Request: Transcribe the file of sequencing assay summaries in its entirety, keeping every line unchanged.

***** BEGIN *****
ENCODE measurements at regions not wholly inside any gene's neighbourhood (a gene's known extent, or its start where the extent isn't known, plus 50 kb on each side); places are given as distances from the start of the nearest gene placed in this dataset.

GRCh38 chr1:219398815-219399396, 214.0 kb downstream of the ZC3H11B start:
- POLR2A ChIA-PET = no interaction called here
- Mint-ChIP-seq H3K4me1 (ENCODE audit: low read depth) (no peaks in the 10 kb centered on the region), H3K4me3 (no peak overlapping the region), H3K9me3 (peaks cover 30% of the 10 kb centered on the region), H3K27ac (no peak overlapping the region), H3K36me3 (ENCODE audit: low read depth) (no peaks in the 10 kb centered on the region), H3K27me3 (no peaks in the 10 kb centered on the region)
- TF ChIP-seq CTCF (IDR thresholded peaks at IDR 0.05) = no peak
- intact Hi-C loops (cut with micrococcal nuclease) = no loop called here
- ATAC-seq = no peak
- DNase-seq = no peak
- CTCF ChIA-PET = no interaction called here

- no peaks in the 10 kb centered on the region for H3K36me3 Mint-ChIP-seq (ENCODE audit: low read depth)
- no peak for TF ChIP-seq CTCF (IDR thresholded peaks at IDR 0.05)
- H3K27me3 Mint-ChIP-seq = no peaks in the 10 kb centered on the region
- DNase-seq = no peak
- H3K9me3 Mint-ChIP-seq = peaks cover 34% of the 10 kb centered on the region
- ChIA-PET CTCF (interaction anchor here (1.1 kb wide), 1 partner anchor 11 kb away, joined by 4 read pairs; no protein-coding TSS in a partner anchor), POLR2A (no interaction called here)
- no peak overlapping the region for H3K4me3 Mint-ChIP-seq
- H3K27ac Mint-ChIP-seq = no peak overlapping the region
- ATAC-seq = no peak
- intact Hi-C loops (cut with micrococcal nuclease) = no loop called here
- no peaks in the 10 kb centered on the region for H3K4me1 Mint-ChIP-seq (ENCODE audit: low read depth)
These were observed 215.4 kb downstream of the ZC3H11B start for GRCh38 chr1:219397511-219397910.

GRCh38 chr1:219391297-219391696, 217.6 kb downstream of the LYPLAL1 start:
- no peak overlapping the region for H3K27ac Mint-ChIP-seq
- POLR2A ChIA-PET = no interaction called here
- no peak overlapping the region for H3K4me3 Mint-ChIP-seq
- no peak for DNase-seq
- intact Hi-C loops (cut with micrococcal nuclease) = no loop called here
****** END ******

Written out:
ENCODE measurements at regions not wholly inside any gene's neighbourhood (a gene's known extent, or its start where the extent isn't known, plus 50 kb on each side); places are given as distances from the start of the nearest gene placed in this dataset.

GRCh38 chr1:219398815-219399396, 214.0 kb downstream of the ZC3H11B start:
- POLR2A ChIA-PET = no interaction called here
- Mint-ChIP-seq H3K4me1 (ENCODE audit: low read depth) (no peaks in the 10 kb centered on the region), H3K4me3 (no peak overlapping the region), H3K9me3 (peaks cover 30% of the 10 kb centered on the region), H3K27ac (no peak overlapping the region), H3K36me3 (ENCODE audit: low read depth) (no peaks in the 10 kb centered on the region), H3K27me3 (no peaks in the 10 kb centered on the region)
- TF ChIP-seq CTCF (IDR thresholded peaks at IDR 0.05) = no peak
- intact Hi-C loops (cut with micrococcal nuclease) = no loop called here
- ATAC-seq = no peak
- DNase-seq = no peak
- CTCF ChIA-PET = no interaction called here

- no peaks in the 10 kb centered on the region for H3K36me3 Mint-ChIP-seq (ENCODE audit: low read depth)
- no peak for TF ChIP-seq CTCF (IDR thresholded peaks at IDR 0.05)
- H3K27me3 Mint-ChIP-seq = no peaks in the 10 kb centered on the region
- DNase-seq = no peak
- H3K9me3 Mint-ChIP-seq = peaks cover 34% of the 10 kb centered on the region
- ChIA-PET CTCF (interaction anchor here (1.1 kb wide), 1 partner anchor 11 kb away, joined by 4 read pairs; no protein-coding TSS in a partner anchor), POLR2A (no interaction called here)
- no peak overlapping the region for H3K4me3 Mint-ChIP-seq
- H3K27ac Mint-ChIP-seq = no peak overlapping the region
- ATAC-seq = no peak
- intact Hi-C loops (cut with micrococcal nuclease) = no loop called here
- no peaks in the 10 kb centered on the region for H3K4me1 Mint-ChIP-seq (ENCODE audit: low read depth)
These were observed 215.4 kb downstream of the ZC3H11B start for GRCh38 chr1:219397511-219397910.

GRCh38 chr1:219391297-219391696, 217.6 kb downstream of the LYPLAL1 start:
- no peak overlapping the region for H3K27ac Mint-ChIP-seq
- POLR2A ChIA-PET = no interaction called here
- no peak overlapping the region for H3K4me3 Mint-ChIP-seq
- no peak for DNase-seq
- intact Hi-C loops (cut with micrococcal nuclease) = no loop called here